The usual refrain of anyone looking at banting for the first time is “but what about my cholesterol?” There is much evidence to support the fact that cholesterol is not the culprit in heart disease. A bit like a policeman being at the scene of the crime being blamed for the crime – cholesterol will only adhere to a ‘leaking’ artery wall which is damaged by inflammation – to protect you. By living on carbs and sugar those arteries remain inflamed. Sugar is the most inflammatory thing you can put into your mouth, and will continue to rob you of perfect health. Grains are turned into sugar by the body. So a high carbohydrate diet will always foster inflammation in the body, not only in the arteries but the brain, liver, digestive tract and joints leading to many of the chronic diseases we see today which are supposedly ‘incurable’. Many people report relief from all the above in a relatively short time after adopting the Banting lifestyle.
Below is the article quoting Matt Fitzgerald, who is the running guru. Matt is not a fan of the HFLC diet but Tim Noakes is a big advocate , and as we all now Tim Noakes was the original running guru. Maffetone is also a big fan of the HFLC diet and training at an aerobic pace restricting your pace by heart rate. ( https://philmaffetone.com/ )
Before Dr. Robert Atkins launched his low-carb diet in 1972, there was Banting, the fat British undertaker who designed coffins for England’s elite in the 1800s. According to Men’s Health, the guy needed to drop a few kilos, so his doc put him on a high-fat-low-carb (HFLC) diet and, presto change-o, he lived to 82 and was buried in a skinny man’s coffin.
It may seem silly to talk about Banting now, but he’s back from the dead, courtesy of a controversial sports scientist who has been vehemently championing the Brit’s diet for the past few years. Professor Tim Noakes, from the Sports Science Institute of South Africa at the University of Cape Town, even published a book of Banting recipes that sold out not long after hitting shelves earlier this year. There’s just one problem with the diet: It’ll make you slower.
Matt Fitzgerald, author of the new book Diet Cults, has some sobering words for athletes who try to train on fat. “Decades of research indicate that high-carb diets are optimal for endurance and that ingesting carbohydrates during endurance exercise enhances endurance,” Fitzgerald says.
Sports nutrition scientist and European Journal of Sport Science editor in chief Asker Jeukendrup, for example, recently published a paper outlining carb needs during exercise to enhance endurance, suggesting athletes take in small amounts of carbs during training sessions lasting an hour, 60 grams of carbs per hour for exercise lasting two to three hours, and 90 grams per hour for exercise lasting longer than that—regardless of body weight or training status.
Noakes’ diet, on the other hand, advocates eating as little as 25 to 50 grams of carbs per day. While upping your healthy fat intake to around 40 percent of your total daily calories is fine, Noakes promotes a diet that’s 80 percent fat and only 10 percent carbs. Most endurance athletes, Fitzgerald says, should not be cutting carbs.
It’s not just science that shows carbs make athletes better. There’s a lot of anecdotal evidence as well. Eating carbs “is almost a universal practice among the world’s best endurance athletes,” Fitzgerald says. “The typical Kenyan diet is 78 percent carbs, and they destroy the rest of the world in distance running.”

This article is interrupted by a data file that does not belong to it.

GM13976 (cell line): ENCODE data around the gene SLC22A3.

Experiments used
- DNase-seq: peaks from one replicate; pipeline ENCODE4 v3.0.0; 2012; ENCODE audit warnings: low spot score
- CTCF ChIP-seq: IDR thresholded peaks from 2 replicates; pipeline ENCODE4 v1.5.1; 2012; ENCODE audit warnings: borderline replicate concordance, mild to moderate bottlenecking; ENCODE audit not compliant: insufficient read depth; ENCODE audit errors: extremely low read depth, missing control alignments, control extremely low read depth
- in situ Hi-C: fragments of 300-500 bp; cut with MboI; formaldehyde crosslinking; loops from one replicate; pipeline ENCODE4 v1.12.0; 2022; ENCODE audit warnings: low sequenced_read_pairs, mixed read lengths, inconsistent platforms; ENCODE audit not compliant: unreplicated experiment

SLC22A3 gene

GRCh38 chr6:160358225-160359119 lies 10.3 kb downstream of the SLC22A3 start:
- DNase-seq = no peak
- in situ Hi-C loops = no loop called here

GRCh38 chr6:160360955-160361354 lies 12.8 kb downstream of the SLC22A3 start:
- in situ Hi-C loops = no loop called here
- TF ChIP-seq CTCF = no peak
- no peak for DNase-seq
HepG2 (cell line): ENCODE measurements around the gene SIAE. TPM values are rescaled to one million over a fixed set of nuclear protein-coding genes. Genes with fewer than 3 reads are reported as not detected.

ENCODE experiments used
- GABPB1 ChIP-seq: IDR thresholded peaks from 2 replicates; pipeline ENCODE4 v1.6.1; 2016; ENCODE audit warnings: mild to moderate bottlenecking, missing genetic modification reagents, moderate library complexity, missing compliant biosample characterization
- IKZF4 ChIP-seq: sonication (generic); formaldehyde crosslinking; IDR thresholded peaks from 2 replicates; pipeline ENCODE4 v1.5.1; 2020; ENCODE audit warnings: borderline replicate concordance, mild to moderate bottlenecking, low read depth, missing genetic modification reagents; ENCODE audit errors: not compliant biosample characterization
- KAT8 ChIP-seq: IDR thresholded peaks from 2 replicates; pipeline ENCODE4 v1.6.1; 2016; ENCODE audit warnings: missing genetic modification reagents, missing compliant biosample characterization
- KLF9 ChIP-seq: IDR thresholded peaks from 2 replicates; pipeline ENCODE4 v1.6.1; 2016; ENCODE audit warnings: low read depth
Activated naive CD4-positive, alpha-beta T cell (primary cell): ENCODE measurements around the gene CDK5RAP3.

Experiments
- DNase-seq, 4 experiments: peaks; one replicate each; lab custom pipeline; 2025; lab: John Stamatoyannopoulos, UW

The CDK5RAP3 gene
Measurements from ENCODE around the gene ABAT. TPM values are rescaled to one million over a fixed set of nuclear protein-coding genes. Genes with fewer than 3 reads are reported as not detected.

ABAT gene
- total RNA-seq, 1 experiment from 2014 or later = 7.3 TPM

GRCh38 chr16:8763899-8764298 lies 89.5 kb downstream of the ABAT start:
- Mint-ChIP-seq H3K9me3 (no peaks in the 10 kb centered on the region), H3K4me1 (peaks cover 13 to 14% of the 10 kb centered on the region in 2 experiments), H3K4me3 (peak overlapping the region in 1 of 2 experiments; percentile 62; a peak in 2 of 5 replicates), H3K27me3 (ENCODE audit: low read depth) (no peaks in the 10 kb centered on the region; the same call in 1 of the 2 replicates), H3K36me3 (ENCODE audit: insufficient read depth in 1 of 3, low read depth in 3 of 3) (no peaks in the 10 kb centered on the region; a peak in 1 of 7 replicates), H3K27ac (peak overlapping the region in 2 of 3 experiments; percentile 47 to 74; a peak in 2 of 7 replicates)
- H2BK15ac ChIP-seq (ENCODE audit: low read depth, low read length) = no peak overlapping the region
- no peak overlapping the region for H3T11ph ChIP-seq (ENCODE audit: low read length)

Clearly, there’s a lot going on behind Kenyan running prowess, but the carbs can’t be discounted. “If you care about your performance as an endurance athlete, the safe way to go is a high-carb diet,” Fitzgerald says. “If you go on the high-fat bandwagon, it’s a crapshoot.”
Proponents of HFLC claim the Banting diet is the key to weight loss and improved health and encourages the body to burn fat for fuel. But studies comparing HFLC to nonrestrictive diets found that, over time, people lost no more weight “banting” than they did otherwise. Celeste Naude, a researcher from the Center for Evidence-Based Health Care at Stellenbosch University, told the Mail and Guardian that “the dietary pattern and food choices promoted with a low-carbohydrate/high-fat diet are not well aligned with healthy dietary patterns and food choices known to, along with a healthy lifestyle, reduce the risk of diseases like heart disease, stroke, diabetes, and cancers.”
Why the fervor? Fitzgerald says the desire to follow a restrictive diet is fulfilling mental, rather than physical, needs. He calls the phenomenon “sour grapes syndrome,” after Aesop’s fable about the fox who couldn’t reach some hanging grapes. Rather than admit he couldn’t jump high enough to get them, the fox decided they must be sour anyway. As Fitzgerald writes on his website, the victims of sour grapes syndrome:
…are endurance athletes who cannot cope psychologically with being slower than they would like to be and who resolve this cognitive dissonance by replacing the goal of doing their sport well with that of doing it “right.” The syndrome is being spread by various movements that promote alternative methods that are contrary to those practiced by the most successful athlete … By latching onto [HFLC], athletes can claim a kind of victory over superior competitors.
At some point, Fitzgerald writes, when a movement grows large enough, “it begins to win converts among athletes who are not, in fact, wracked with jealousy of faster athletes but who simply don’t know any better.” To enlighten those athletes, he cites a study recently published in the journal Nutrients in which researchers compared HFLC athletes with those eating a balanced diet. While HFLC made athletes leaner, it also caused them to lose power due to “impairment of the muscles’ ability to burn carbs.”
The athletes had, essentially, trained their bodies to use fat for fuel and decrease reliance on carbs. The result, Fitzgerald writes, is a reduced tolerance for high-intensity training and impaired “performance in all races except perhaps ultra-endurance events such as 100 km trail runs.” If you want to go fast, your body needs carbs for fuel. Training on a Banting diet makes your body less efficient at doing so, ultimately hobbling most athletes on race day.
The next time you’re thinking about cutting carbs, check your motives. If you’re doing it to look lean or run 62 miles or more at once, HFLC may work for you. But if you want to perform optimally at nearly any other endeavor, don’t ditch your bagels.